As the cold weather begins to set in, life gets particularly hard for the homeless. Meet a George Brown grad who knows that first hand, but in just six years, has gone from living on the street to becoming a college graduate and a leader in the field of social services.
“In speaking to others in the field, George Brown has a really strong reputation…When I work with people who graduated from social service worker programs at other colleges, I feel like I got so much more out of my program. It really is an amazing school.” - Jolene Stowell, Social Service Worker graduate.
Graduates of the School of Social and Community Services have found fulfilling roles across all sectors of society as coaches, counsellors, educators, support workers, and advocates. Many of our alumni say that their positive contributions today are a direct result of their learning at George Brown.
Graduate 2000, Community Worker
Overcoming major obstacles in her own life, social activist Susan Gapka now fights for the rights of other vulnerable members of society. She successfully lobbied to: amend the Ontario Human Rights Code to prohibit transgender discrimination; change the Vital Statistics Act to allow transgender people to change their birth registration; and restore funding for sex reassignment surgery. Homeless for 10 years previously, Gapka credits college for building her self-esteem and helping her gain the courage to come out as a transgender woman in 2000. In 2015, Gapka was named LGBTQ Person of the Year by the Toronto Inspire Awards.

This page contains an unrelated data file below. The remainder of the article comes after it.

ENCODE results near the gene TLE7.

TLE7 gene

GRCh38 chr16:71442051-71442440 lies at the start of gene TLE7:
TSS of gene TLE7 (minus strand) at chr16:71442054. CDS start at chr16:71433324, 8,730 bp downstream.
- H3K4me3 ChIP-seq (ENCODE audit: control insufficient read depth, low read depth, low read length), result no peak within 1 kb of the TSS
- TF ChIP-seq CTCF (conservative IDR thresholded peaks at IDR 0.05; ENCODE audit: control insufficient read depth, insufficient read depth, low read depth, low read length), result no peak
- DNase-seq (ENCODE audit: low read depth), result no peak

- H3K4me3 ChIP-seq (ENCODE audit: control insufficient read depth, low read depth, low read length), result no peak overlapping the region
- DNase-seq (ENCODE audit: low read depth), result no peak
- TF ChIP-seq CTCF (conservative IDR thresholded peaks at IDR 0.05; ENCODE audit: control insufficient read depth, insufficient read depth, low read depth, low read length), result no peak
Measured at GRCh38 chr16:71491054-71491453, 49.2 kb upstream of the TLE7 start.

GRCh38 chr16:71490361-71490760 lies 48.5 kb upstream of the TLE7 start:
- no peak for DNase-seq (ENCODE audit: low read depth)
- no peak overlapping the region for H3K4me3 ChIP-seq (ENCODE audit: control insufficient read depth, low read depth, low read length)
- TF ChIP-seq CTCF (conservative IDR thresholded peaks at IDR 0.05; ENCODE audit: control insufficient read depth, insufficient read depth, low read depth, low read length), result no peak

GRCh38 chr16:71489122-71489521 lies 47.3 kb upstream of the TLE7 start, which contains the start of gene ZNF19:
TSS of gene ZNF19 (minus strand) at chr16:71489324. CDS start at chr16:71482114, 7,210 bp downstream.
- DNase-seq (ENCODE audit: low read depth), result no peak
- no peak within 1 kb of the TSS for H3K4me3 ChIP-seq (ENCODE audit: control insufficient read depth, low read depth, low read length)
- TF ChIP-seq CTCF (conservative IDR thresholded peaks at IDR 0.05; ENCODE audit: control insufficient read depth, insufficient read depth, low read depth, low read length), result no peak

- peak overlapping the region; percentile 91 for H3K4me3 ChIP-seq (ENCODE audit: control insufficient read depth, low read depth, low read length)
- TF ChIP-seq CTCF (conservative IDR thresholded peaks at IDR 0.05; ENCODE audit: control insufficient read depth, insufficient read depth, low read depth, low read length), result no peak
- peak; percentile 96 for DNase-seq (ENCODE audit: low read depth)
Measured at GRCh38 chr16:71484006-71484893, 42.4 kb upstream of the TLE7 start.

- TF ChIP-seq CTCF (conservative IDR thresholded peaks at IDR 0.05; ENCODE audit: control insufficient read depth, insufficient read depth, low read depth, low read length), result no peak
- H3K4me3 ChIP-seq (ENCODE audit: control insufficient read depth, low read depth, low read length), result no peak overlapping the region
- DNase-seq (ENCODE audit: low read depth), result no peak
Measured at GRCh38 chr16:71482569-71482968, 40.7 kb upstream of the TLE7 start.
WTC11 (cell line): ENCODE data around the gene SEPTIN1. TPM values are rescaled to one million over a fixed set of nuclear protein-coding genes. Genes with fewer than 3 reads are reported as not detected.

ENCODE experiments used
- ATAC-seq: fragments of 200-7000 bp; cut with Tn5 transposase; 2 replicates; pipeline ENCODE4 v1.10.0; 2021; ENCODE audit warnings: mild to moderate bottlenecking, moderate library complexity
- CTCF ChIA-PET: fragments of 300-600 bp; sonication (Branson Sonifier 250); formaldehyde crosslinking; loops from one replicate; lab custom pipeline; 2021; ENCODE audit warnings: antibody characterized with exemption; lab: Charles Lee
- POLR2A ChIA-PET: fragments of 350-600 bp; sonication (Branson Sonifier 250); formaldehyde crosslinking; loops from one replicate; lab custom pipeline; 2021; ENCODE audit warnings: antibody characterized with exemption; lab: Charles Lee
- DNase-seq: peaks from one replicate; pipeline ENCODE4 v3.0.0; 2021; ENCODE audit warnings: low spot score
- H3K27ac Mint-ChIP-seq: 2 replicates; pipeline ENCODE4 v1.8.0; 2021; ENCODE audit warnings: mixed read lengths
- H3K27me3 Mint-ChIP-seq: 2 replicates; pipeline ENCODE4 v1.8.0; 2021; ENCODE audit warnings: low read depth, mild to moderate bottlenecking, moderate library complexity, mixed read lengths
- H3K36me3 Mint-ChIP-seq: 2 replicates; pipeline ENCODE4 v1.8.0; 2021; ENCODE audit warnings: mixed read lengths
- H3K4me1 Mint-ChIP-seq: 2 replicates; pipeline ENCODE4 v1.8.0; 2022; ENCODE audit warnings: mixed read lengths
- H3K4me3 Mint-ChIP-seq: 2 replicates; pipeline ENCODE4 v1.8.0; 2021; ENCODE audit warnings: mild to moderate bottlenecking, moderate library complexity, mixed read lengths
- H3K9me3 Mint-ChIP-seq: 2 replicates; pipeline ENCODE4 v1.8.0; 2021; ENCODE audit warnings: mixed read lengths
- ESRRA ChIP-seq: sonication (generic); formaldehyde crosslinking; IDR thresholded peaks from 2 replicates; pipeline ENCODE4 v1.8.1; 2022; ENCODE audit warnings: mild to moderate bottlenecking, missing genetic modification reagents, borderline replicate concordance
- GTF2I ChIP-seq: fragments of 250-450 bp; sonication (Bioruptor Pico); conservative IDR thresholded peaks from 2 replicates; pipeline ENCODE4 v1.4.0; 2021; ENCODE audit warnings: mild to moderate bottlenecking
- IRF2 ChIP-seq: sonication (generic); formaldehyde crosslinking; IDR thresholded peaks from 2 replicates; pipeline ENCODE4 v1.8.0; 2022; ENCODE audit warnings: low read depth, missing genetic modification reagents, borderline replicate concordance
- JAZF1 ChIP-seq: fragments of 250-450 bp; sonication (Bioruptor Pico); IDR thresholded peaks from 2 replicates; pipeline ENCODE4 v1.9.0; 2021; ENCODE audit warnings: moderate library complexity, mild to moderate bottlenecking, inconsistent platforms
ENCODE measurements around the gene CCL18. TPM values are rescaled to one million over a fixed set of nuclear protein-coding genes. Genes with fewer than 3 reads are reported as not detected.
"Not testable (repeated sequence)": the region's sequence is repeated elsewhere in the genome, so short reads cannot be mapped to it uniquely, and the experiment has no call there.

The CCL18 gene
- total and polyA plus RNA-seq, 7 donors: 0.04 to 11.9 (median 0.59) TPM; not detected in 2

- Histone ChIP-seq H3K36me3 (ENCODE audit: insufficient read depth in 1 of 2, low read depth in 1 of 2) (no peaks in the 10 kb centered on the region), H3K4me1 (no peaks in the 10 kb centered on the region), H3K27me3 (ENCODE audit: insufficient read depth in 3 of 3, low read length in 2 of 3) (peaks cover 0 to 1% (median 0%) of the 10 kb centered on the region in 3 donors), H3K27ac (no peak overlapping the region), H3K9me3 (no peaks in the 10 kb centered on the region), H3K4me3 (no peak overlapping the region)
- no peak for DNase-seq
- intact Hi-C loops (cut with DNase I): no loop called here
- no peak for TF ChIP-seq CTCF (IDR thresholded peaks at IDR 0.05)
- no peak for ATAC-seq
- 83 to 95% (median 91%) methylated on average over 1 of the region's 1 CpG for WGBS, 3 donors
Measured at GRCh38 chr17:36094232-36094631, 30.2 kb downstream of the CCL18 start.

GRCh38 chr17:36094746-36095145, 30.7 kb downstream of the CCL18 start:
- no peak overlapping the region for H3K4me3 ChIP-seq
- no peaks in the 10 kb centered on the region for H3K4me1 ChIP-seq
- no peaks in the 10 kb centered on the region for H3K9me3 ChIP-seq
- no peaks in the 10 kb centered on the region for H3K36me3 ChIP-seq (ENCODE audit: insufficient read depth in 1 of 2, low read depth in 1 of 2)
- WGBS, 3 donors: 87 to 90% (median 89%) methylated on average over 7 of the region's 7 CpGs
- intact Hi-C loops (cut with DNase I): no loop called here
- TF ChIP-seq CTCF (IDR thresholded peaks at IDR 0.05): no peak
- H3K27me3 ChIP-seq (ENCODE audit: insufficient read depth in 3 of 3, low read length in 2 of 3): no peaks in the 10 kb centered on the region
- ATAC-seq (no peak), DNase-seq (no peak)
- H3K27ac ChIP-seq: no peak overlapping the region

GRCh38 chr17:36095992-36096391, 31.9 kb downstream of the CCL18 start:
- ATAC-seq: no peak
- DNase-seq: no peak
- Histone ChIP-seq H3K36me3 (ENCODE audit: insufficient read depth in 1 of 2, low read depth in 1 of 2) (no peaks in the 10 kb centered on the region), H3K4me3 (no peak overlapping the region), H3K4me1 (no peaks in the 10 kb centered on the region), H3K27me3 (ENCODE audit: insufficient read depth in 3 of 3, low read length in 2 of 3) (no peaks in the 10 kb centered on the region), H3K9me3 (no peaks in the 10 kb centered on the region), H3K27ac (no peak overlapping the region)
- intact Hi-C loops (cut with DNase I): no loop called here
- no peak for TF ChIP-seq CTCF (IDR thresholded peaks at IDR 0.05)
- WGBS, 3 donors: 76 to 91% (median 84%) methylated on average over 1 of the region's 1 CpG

Gapka says her work placements with the Social Planning Council of Toronto and in Councillor Olivia Chow's political office gave her valuable experience for her future role as a political organizer and social justice activist.
Four decades of community relations
The School of Social and Community Services has been around for over 40 years. That’s a long time to build strong relationships and solidify a reputation as the place to go for social services education or a Career and Work counsellor diploma.
George Brown has over 1,000 relationships with community agencies, which is one of the top reasons why graduates are so well prepared for their dream jobs. They gain valuable practical experience through field placements which are a component of all programs. It’s not just learning that happens through these placements. Students network for employment at the same time. In fact, many alumni work for the employers who gave them their initial start as students.
In small town Nova Scotia, where Monica Melanson grew up, rarely does someone go missing or spend weeks at a time alone in their homes, ill or dying. This is not the case in her adopted city of Toronto where sometimes people do get lost. Her George Brown education gave her the skills to bring them back into the fold.
Involved in the arts from a young age, Nicole Hamilton has worked as a performer, and facilitator, earning a teacher’s certification under the Canadian Dance Masters of America. Her extensive volunteer work with women and children, however, had made her determined to pursue a career as a counsellor.